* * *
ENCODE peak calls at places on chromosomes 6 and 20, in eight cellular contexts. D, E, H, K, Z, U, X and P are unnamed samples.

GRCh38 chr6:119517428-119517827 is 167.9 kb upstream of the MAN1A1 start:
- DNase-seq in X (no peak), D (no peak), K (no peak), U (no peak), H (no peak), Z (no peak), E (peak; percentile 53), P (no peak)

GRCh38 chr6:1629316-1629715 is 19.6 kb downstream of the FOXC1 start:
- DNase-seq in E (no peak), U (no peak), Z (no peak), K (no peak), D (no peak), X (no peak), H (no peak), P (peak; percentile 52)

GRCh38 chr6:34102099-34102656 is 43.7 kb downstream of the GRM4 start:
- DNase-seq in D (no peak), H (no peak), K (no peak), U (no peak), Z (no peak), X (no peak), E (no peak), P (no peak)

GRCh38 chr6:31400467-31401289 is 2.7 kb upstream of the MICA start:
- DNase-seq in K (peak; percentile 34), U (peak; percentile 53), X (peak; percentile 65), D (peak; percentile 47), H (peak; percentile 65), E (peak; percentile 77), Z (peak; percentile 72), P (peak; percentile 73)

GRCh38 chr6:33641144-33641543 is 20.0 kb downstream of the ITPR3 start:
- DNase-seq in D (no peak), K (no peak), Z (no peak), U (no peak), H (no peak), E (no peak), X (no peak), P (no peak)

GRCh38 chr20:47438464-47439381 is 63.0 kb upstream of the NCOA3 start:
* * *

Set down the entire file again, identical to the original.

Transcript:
ENCODE peak calls at places on chromosomes 6 and 20, in eight cellular contexts. D, E, H, K, Z, U, X and P are unnamed samples.

GRCh38 chr6:119517428-119517827 is 167.9 kb upstream of the MAN1A1 start:
- DNase-seq in X (no peak), D (no peak), K (no peak), U (no peak), H (no peak), Z (no peak), E (peak; percentile 53), P (no peak)

GRCh38 chr6:1629316-1629715 is 19.6 kb downstream of the FOXC1 start:
- DNase-seq in E (no peak), U (no peak), Z (no peak), K (no peak), D (no peak), X (no peak), H (no peak), P (peak; percentile 52)

GRCh38 chr6:34102099-34102656 is 43.7 kb downstream of the GRM4 start:
- DNase-seq in D (no peak), H (no peak), K (no peak), U (no peak), Z (no peak), X (no peak), E (no peak), P (no peak)

GRCh38 chr6:31400467-31401289 is 2.7 kb upstream of the MICA start:
- DNase-seq in K (peak; percentile 34), U (peak; percentile 53), X (peak; percentile 65), D (peak; percentile 47), H (peak; percentile 65), E (peak; percentile 77), Z (peak; percentile 72), P (peak; percentile 73)

GRCh38 chr6:33641144-33641543 is 20.0 kb downstream of the ITPR3 start:
- DNase-seq in D (no peak), K (no peak), Z (no peak), U (no peak), H (no peak), E (no peak), X (no peak), P (no peak)

GRCh38 chr20:47438464-47439381 is 63.0 kb upstream of the NCOA3 start: